Auburn, Placer tobacco efforts fail American Lung Association test

Organization wants improvement in smoke-free housing, outdoor areas
By: By Gus Thomson, Journal Staff Writer
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AUBURN CA - The American Lung Association has given Auburn and Placer County failing grades in its annual report card on controlling tobacco use.

Both the city and the county scored ‘F’s’ in all categories, according to marks released Wednesday by the association’s California office. The annual “State of Tobacco Control” report assigns grades to all California cities and counties on what it considers key tobacco-control issues.

The two-pronged message of the report card is for communities to help keep tobacco out of the hands of children and help promote clean air.

“Cities and counties in California have always led the way with strong tobacco control policies and that continues to this day,” said Stephanie Yoder, chair of the Lung Association’s Sacramento board. “Safeguarding our communities from the negative consequences of tobacco is essential. “

The grades represent tangible lives and real health concerns, Yoder said.

Auburn Mayor Kevin Hanley said that the city will respectfully have a look at the report card grades and should be open to any ideas the Lung Association has. But Hanley added that he feels the city shouldn’t be relying just on what the association has to say. Auburn has consistently scored “F” grades in the past.

“I don’t think we should necessarily take one organization’s grading as the objective score of the city of Auburn,” Hanley said. “They have a certain point of view. They want a lot more state action and more spending for ways they believe would lessen tobacco use.”

Hanley added that he’s not sure the American Lung Association’s views are shared by the people of Placer County, particularly when it comes to enforcement of regulations banning smoking on sidewalks and in parks.

“It would mean employing our very scarce law-enforcement resources for enforcement instead of chasing down the bad guys,” Hanley said.

Hanley said the state – and local communities – would be better served by financial incentives from health insurers that would reward those who do not smoke.

“I don’t like the fact I have to subsidize the healthcare of smokers,” he said.

The Lung Association report card was cited during discussions at Monday’s Auburn City Council meeting over a possible ban on smoking at the Auburn Park Preserve, across from Placer High School.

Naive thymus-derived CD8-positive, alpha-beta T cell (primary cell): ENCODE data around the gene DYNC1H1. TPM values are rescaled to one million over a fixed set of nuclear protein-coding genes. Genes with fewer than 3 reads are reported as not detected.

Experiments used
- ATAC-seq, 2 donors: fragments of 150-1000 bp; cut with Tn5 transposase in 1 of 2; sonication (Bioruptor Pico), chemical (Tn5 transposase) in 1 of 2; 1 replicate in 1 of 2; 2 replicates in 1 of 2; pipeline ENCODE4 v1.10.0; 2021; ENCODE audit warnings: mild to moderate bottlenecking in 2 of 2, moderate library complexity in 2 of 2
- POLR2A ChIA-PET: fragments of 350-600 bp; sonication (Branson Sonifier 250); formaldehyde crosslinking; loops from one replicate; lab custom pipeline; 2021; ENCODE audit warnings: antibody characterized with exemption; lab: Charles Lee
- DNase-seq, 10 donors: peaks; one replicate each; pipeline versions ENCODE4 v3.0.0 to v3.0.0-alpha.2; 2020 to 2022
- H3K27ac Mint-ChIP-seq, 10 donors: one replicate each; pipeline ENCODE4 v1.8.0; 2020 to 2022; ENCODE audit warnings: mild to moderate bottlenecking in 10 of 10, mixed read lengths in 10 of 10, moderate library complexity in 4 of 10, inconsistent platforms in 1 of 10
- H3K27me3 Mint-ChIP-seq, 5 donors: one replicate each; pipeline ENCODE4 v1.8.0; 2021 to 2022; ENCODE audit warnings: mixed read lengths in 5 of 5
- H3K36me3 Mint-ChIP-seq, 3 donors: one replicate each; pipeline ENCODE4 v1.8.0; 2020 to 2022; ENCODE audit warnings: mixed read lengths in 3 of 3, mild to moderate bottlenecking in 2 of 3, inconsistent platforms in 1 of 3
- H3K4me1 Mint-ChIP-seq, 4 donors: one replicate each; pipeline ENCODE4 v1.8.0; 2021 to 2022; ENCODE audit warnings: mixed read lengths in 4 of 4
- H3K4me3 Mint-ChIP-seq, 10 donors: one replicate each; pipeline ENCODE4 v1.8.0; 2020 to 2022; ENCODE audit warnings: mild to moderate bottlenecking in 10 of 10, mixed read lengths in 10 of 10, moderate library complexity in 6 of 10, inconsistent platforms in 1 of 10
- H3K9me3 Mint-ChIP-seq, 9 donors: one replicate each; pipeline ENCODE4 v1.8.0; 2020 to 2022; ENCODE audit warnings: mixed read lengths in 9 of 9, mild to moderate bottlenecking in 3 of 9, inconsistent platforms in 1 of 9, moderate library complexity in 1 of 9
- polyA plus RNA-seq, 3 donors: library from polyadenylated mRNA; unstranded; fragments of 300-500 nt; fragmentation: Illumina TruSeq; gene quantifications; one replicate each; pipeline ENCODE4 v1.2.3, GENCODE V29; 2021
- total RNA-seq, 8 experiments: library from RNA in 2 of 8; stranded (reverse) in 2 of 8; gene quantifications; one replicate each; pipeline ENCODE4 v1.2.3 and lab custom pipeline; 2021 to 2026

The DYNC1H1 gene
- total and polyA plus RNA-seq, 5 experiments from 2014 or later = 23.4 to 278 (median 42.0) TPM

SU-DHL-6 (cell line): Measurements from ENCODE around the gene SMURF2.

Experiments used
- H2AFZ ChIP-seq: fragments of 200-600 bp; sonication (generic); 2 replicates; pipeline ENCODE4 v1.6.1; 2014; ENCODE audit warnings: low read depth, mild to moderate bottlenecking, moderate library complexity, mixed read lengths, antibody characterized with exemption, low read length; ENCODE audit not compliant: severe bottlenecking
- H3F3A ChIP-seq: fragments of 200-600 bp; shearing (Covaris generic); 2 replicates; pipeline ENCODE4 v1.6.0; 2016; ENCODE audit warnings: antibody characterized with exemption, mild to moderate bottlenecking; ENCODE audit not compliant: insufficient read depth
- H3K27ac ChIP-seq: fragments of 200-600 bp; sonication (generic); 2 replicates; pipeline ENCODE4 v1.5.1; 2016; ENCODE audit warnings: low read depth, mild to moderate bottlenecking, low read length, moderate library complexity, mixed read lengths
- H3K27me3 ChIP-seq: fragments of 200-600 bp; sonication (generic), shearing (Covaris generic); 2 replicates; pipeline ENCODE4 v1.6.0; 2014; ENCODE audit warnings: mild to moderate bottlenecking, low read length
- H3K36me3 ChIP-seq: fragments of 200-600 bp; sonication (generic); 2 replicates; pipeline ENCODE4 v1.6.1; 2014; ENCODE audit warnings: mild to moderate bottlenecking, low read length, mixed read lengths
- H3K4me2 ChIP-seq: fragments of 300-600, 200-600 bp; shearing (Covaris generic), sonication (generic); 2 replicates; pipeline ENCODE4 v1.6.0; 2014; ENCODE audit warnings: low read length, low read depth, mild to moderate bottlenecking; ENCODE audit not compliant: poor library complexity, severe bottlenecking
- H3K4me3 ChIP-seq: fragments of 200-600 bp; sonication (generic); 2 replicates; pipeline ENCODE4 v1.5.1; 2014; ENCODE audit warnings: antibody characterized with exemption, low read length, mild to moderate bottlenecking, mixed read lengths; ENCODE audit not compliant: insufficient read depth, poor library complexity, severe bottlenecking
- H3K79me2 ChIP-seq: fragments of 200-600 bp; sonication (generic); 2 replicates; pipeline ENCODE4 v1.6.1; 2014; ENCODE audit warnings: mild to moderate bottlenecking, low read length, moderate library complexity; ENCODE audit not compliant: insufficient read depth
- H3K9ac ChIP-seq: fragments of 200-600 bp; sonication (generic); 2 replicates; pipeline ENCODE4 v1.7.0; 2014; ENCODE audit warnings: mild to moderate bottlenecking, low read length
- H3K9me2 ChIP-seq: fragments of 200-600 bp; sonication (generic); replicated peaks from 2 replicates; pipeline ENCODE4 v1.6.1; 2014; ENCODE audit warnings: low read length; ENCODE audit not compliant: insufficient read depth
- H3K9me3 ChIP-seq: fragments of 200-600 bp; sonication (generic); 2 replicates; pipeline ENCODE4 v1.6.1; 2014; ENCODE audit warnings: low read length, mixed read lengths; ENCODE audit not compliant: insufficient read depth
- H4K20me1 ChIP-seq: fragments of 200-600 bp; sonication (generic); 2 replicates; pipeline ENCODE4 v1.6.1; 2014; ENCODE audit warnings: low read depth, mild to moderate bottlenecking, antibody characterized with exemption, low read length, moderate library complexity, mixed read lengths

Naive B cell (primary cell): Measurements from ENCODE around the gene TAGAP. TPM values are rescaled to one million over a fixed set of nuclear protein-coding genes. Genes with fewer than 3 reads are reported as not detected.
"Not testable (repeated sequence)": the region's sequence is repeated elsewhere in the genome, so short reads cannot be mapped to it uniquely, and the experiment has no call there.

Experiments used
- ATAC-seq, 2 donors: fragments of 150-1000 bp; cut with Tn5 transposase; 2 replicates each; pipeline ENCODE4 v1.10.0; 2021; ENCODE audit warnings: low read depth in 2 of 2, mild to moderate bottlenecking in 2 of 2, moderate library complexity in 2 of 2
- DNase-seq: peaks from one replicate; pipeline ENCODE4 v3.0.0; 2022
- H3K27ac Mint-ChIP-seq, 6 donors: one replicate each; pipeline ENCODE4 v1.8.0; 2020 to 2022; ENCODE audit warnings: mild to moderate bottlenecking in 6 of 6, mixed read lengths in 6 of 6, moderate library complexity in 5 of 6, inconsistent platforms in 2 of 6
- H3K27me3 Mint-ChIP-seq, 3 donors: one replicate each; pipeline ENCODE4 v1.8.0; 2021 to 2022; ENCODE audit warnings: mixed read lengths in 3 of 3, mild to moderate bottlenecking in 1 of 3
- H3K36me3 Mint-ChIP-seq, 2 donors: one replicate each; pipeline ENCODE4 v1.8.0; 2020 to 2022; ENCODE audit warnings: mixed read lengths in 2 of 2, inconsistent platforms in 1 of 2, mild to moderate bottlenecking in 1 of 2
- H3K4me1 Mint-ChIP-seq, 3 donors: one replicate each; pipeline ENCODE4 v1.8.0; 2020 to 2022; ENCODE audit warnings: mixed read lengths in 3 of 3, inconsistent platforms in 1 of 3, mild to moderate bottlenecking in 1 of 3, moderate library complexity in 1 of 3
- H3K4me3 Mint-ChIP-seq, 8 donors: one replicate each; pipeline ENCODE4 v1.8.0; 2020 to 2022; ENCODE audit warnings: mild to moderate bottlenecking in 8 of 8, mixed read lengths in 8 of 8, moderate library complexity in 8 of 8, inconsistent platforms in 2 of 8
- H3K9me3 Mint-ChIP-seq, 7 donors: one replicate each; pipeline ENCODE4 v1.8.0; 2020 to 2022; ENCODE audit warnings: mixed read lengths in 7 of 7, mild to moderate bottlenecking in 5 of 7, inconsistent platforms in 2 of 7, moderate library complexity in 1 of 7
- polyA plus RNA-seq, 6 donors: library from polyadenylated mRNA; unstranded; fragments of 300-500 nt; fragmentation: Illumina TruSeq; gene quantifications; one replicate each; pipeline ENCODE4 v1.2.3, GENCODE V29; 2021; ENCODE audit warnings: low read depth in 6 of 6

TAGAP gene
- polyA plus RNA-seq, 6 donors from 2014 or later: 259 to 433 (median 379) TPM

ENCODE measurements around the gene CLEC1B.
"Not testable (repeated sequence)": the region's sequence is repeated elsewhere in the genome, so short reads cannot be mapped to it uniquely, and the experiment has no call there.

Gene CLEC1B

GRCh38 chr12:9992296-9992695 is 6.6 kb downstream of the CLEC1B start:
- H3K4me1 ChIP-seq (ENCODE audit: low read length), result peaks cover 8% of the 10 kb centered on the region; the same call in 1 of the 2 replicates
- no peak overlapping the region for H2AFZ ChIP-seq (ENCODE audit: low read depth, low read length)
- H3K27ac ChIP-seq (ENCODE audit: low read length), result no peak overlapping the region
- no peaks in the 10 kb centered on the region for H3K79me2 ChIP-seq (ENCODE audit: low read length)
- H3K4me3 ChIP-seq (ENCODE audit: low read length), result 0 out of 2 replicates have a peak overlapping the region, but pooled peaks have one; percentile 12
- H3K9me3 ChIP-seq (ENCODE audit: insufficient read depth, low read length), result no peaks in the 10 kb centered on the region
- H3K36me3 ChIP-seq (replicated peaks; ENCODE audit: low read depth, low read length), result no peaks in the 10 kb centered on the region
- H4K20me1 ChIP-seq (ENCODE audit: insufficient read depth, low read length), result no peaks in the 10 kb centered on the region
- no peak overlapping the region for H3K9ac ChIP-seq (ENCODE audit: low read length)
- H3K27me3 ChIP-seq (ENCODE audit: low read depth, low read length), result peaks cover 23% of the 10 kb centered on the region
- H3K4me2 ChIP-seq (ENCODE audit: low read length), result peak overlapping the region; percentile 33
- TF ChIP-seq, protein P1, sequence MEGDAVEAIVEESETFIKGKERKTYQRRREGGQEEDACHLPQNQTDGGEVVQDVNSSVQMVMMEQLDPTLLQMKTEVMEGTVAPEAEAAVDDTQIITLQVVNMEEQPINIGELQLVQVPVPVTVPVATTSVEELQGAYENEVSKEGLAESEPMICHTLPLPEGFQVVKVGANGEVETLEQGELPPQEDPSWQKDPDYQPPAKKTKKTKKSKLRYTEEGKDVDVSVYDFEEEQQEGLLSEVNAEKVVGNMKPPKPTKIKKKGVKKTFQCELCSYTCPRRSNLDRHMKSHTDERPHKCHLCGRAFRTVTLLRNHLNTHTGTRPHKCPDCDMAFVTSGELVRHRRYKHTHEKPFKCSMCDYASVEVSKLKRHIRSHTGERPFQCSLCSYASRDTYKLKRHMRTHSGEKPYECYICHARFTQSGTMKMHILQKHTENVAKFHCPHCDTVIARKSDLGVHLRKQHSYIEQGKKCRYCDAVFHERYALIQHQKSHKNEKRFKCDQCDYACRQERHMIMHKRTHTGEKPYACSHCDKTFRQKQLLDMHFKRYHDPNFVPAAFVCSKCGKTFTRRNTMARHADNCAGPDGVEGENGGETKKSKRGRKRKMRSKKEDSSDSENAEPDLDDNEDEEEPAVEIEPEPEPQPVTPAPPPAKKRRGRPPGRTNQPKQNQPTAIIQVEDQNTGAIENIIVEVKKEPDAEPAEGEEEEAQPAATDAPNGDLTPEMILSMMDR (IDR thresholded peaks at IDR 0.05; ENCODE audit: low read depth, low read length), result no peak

At the park at Placer High’s lunch period on Wednesday, 15-year-old Jessica Lund said students occasionally come to the wooded area for a cigarette. Lund said a limited ban on smoking at the park, with an area set aside for smokers that included a bench to sit on, would be a better answer than forbidding tobacco use.

“Banning it completely would be ridiculous,” Lund said.

Lund added that the idea of establishing rules banning smoking on city sidewalks also would go too far.

As well as Auburn, the Lung Association’s grades give “F” marks to Colfax, Lincoln, Loomis, Rocklin, Roseville and the unincorporated areas. The grades are broken down into three main categories – control policies for smoke-free outdoor environments, smoke-free housing and reducing sales of tobacco products.

The association’s report says that every year in California, 34,400 children start smoking. At the same time, smoking causes an estimated 37,000 deaths and costs the state economy more than $18 billion in healthcare costs, the Lung Association states.

Applegate’s Emily Holthaus was enjoying the sunshine Wednesday at Auburn’s Central Square and had no objections to something like a smoke-free zone.

“It would be a place for families,” Holthaus said. “So far, I haven’t run into a problem (with smokers) in Placer County. In Sacramento, I have, but I haven’t come across that in Auburn.”

For Jerry Kopp, owner of Auburn’s Uptown Signs, a sidewalk smoking ban wouldn’t stop him from stepping out of his store for a cigarette.

“What are they going to do, arrest me?” Kopp asked, with a smile.


How Auburn scores:

n Smoke-free outdoor air (Sidewalk smoking, recreation area, public event bans) F

n Smoke-free housing (Non-smoking units, non-smoking common areas) F

n Reducing sales of tobacco products (Tobacco retailer licensing, sales near schools and parks, sales in pharmacies) F

Source: American Lung Association